Your children will be primarily your responsibility during the trip. It is possible to reserve a babysitter to travel with you during your tour for an additional fee. The babysitter is “on duty” from after breakfast through dinner time. The sitter will travel with you and stay at the same or a nearby lodge. Evening care is also possible on a case-by-case basis. Sitters are flexible and happy to exchage a free morning or afternoon for an evening duty. back to top

4. Are all meals included in the price of the trip?

Some breakfasts are included in the price of your trip. Occasionally you may be booked at a lodge that does not offer an included breakfast. In general, nearly all the more budget lodges include breakfast and only some of the moderate/high end ones do. This will be made clear in your itinerary. You are responsible for the cost of lunches and dinners. Ask your guide to take you to fancier tourist places or little local sodas (Costa Rica’s answer to a Mom and Pop diner), depending on your preference. Snacks and drinks are not included. back to top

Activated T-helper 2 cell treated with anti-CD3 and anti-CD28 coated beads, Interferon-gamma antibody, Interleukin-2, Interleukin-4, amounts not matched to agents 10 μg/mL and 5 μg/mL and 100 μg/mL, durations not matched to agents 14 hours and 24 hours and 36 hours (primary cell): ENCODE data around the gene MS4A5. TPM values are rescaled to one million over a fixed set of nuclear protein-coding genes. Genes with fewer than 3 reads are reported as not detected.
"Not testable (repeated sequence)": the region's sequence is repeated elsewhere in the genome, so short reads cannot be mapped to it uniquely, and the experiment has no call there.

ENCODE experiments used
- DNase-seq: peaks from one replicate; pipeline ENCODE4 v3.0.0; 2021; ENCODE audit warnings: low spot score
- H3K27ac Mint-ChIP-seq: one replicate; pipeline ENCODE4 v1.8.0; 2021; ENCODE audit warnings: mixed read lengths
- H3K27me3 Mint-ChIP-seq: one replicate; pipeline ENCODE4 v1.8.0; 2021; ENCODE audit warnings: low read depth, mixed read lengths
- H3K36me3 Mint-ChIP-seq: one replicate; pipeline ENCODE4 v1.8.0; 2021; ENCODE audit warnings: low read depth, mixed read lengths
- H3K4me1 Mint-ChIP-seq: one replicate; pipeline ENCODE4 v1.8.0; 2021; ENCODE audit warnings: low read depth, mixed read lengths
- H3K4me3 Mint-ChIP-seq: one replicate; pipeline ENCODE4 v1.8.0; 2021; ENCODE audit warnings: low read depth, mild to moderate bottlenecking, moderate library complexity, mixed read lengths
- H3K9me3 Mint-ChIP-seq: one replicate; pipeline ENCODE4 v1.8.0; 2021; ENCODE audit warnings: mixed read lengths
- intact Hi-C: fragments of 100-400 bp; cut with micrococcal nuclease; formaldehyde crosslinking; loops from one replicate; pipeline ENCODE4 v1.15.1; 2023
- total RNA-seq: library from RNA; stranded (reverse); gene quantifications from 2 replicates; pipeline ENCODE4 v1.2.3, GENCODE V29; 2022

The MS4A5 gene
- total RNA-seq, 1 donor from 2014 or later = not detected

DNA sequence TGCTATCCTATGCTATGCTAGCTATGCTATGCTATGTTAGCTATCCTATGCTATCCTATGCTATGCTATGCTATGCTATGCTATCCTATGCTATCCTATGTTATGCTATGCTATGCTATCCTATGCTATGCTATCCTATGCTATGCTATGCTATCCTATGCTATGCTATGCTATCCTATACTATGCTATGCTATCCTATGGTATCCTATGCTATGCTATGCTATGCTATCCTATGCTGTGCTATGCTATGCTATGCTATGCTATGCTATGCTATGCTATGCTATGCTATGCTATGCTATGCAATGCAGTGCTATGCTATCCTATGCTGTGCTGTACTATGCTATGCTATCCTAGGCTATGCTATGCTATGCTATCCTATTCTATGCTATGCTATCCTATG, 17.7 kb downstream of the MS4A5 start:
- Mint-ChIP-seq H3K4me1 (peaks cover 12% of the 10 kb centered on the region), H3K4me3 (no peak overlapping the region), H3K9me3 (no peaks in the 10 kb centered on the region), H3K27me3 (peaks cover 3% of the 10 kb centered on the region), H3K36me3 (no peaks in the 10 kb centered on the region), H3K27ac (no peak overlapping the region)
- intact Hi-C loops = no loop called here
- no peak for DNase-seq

5. What will we eat?

We will be visiting Costa Rican restaurants that serve tasty traditional foods such as chicken, fresh fish, beans and rice, yucca (manioc) and wonderful tropical fruits.  Much Costa Rican food is flavored with cilantro, red sweet pepper, garlic and yummy Salsa Lizano.  Unlike in Mexico, food is very mildly spiced, but Tabasco sauce is standard on restaurant tables.  Many restaurants also offer gringo-friendly options that have become popular with the locals like hamburgers and cheese sandwiches.  Safe bottled water, pasteurized milk and juice boxes are available everywhere.  Vegetarian options are also available. Many towns now have an Italian (pizza) and a Chinese restaurant. Ask you guide to take you to one if you’d like some more variety in your diet. back to top

6. How will we travel?